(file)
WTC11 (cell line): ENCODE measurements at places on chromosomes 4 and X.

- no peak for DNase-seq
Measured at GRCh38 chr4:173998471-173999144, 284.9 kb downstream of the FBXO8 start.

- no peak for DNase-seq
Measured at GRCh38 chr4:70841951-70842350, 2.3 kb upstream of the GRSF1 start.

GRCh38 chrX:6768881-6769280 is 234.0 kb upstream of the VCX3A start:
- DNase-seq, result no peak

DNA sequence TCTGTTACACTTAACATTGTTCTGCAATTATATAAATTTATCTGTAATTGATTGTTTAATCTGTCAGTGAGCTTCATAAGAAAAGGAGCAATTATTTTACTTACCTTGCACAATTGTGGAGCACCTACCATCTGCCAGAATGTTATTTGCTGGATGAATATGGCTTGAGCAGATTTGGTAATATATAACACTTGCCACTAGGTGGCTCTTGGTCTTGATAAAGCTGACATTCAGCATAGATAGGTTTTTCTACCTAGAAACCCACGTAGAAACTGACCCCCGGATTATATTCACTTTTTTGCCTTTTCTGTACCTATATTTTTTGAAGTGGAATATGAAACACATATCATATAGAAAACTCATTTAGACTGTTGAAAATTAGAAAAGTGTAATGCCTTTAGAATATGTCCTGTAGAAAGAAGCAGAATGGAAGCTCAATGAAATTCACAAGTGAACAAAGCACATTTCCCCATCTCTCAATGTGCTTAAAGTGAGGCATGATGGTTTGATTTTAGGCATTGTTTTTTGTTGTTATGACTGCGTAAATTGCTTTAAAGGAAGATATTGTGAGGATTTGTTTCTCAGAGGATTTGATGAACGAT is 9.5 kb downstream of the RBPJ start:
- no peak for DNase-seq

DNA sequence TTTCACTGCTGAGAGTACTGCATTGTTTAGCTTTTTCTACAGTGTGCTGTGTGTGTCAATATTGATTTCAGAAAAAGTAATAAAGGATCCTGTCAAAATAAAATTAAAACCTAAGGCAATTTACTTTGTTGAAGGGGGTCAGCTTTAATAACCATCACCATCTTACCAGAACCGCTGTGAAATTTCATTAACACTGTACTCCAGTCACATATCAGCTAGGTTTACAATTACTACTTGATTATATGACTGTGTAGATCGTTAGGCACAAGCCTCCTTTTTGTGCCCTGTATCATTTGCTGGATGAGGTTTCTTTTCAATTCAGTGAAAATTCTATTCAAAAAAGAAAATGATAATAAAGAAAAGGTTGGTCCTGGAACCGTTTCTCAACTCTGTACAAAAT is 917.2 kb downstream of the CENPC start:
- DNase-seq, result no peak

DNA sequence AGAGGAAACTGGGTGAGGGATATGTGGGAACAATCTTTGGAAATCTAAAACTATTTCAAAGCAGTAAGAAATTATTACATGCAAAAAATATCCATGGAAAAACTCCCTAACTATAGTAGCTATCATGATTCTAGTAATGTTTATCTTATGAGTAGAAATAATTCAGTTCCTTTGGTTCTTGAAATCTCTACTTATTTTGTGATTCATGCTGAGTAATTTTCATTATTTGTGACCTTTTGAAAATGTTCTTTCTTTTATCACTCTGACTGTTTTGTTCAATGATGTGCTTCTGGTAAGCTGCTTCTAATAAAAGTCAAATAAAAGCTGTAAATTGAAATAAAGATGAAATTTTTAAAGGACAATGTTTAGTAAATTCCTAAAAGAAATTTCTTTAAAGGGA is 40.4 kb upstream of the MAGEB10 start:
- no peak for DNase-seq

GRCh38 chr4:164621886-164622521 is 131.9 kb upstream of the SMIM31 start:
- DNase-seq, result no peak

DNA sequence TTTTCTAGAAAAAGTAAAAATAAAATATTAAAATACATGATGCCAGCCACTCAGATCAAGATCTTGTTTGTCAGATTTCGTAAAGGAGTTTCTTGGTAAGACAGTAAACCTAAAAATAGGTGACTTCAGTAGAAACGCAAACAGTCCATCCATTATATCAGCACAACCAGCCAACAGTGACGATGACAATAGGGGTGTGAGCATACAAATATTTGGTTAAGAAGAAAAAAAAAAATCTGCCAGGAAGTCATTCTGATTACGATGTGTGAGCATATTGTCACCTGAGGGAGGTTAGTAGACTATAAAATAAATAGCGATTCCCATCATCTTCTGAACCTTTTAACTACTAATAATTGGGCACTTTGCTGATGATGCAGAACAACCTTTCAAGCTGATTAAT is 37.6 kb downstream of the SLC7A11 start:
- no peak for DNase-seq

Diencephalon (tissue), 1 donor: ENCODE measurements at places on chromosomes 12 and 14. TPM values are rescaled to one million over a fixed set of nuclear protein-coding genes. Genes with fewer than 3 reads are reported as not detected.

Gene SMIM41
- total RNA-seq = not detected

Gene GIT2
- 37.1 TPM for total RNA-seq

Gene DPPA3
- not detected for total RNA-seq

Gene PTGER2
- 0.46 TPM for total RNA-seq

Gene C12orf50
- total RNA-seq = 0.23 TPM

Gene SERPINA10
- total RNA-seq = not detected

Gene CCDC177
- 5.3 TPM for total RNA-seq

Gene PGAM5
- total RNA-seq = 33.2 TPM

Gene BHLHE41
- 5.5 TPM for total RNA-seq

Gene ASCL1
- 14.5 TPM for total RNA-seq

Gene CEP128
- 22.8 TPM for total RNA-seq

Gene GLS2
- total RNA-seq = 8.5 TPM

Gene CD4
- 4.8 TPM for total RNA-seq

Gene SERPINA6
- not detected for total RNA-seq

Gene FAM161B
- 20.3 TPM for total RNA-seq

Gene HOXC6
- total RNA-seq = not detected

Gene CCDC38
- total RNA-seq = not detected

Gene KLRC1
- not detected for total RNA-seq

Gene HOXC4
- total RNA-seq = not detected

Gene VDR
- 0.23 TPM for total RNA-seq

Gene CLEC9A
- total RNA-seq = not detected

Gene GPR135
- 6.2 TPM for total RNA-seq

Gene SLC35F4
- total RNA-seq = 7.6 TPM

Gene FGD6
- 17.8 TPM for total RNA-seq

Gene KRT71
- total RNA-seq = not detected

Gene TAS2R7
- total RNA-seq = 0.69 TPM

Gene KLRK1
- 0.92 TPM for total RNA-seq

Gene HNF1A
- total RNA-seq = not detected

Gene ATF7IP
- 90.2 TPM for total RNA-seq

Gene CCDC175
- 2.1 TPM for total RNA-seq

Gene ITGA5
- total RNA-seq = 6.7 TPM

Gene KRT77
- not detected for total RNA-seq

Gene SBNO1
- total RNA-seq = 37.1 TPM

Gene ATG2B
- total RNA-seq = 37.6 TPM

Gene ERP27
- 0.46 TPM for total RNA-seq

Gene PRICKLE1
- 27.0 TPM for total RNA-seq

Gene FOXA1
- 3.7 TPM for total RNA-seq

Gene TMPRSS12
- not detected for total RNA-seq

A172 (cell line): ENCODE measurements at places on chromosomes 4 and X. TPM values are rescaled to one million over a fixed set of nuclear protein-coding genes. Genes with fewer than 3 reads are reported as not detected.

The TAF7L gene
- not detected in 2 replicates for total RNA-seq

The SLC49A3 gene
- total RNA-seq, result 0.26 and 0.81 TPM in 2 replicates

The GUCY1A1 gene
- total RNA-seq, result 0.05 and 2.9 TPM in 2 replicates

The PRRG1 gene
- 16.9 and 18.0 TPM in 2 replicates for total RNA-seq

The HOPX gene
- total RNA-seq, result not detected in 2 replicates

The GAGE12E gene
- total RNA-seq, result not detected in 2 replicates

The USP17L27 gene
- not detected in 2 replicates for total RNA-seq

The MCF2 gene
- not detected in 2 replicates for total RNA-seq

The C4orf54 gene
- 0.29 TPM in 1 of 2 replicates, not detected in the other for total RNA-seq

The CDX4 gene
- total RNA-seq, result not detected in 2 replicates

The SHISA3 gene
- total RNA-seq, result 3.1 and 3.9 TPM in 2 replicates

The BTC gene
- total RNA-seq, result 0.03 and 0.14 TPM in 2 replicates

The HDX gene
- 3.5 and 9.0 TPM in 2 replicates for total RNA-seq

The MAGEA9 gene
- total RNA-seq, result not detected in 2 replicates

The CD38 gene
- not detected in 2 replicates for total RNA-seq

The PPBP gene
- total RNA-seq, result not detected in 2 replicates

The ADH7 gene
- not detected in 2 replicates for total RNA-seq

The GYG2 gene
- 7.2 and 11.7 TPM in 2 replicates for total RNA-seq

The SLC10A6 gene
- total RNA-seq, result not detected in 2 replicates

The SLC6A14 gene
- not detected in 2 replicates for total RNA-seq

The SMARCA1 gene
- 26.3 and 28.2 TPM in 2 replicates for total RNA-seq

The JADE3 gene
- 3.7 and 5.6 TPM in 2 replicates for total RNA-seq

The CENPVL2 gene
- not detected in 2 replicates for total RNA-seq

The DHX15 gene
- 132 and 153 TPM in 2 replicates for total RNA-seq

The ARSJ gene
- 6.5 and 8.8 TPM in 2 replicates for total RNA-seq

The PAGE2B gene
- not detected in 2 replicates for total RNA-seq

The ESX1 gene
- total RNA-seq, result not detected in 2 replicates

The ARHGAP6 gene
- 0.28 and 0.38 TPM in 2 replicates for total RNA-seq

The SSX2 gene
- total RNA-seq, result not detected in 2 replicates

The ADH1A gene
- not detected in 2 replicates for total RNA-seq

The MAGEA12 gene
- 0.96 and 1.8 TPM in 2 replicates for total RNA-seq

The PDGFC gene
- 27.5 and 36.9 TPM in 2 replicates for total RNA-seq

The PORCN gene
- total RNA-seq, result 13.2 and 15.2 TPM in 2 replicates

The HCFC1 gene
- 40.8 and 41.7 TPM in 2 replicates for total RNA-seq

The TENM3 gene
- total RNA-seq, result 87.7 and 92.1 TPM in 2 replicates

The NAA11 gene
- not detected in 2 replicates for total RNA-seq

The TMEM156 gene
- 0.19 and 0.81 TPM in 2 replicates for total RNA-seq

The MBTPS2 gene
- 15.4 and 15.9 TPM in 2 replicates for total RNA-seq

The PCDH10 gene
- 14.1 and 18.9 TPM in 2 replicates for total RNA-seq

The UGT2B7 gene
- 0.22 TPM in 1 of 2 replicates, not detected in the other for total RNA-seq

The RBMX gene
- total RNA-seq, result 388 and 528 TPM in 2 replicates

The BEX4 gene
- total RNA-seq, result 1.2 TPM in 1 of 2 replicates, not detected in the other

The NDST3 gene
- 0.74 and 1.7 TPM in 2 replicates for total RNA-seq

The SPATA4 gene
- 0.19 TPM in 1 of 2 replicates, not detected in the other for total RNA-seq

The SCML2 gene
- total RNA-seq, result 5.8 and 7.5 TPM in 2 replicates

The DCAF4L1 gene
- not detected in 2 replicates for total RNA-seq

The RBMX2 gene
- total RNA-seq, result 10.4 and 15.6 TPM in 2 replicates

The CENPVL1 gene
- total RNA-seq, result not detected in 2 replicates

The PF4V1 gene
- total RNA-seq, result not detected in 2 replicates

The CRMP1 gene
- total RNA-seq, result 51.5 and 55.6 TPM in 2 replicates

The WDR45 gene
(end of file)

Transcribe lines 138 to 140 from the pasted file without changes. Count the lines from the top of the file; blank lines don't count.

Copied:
The JADE3 gene
- 3.7 and 5.6 TPM in 2 replicates for total RNA-seq

The CENPVL2 gene